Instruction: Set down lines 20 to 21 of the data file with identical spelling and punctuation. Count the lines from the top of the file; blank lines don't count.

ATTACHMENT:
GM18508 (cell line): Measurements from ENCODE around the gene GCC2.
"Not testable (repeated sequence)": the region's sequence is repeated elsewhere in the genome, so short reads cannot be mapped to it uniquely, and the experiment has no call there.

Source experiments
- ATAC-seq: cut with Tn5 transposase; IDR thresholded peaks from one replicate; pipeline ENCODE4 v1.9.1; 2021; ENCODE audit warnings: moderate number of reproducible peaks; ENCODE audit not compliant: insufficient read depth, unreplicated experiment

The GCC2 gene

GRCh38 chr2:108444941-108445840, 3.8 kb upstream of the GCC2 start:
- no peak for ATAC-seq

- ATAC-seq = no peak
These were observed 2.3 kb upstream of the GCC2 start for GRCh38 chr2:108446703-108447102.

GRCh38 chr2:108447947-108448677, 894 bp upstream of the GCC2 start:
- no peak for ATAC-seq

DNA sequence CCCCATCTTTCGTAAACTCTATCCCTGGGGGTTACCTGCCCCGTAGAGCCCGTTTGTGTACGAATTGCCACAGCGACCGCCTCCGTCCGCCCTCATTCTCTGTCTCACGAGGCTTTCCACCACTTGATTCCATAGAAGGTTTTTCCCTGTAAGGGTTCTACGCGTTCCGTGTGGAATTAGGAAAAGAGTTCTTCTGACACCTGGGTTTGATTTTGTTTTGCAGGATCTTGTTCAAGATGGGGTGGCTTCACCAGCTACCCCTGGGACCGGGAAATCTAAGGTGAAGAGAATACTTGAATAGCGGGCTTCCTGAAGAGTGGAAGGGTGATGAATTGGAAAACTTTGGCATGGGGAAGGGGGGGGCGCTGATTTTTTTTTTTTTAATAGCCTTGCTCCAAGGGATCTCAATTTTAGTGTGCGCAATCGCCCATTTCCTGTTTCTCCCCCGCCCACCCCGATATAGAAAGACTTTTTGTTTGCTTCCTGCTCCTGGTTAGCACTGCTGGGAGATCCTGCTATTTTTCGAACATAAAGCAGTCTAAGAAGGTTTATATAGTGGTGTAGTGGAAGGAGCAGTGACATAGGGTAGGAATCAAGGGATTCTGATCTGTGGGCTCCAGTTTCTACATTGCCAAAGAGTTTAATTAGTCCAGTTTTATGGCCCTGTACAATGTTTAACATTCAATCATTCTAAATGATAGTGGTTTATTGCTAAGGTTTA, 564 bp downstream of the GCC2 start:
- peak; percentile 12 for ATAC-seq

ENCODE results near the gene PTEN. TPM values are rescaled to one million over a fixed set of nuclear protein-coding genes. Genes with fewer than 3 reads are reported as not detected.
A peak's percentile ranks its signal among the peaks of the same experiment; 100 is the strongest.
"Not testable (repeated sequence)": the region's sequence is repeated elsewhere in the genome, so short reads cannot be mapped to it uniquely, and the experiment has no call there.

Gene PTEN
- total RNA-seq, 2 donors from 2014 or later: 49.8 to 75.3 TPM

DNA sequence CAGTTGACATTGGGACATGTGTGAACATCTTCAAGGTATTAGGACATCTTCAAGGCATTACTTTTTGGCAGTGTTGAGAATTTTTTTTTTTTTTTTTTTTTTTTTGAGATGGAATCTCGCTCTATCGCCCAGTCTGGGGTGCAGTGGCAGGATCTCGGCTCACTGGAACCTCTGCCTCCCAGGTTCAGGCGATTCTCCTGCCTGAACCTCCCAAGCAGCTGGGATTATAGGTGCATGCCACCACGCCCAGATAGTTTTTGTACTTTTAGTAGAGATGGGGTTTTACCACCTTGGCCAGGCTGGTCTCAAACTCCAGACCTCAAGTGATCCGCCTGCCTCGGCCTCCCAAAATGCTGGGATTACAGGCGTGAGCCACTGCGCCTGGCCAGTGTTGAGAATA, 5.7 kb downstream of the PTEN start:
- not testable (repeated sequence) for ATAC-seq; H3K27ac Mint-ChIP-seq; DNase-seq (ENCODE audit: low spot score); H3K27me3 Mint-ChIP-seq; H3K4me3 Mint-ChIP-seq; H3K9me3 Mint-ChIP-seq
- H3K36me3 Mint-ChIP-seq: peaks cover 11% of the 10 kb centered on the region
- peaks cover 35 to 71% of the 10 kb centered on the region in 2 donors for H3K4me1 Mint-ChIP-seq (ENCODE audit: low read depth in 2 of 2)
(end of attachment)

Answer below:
- not testable (repeated sequence) for ATAC-seq; H3K27ac Mint-ChIP-seq; DNase-seq (ENCODE audit: low spot score); H3K27me3 Mint-ChIP-seq; H3K4me3 Mint-ChIP-seq; H3K9me3 Mint-ChIP-seq
- H3K36me3 Mint-ChIP-seq: peaks cover 11% of the 10 kb centered on the region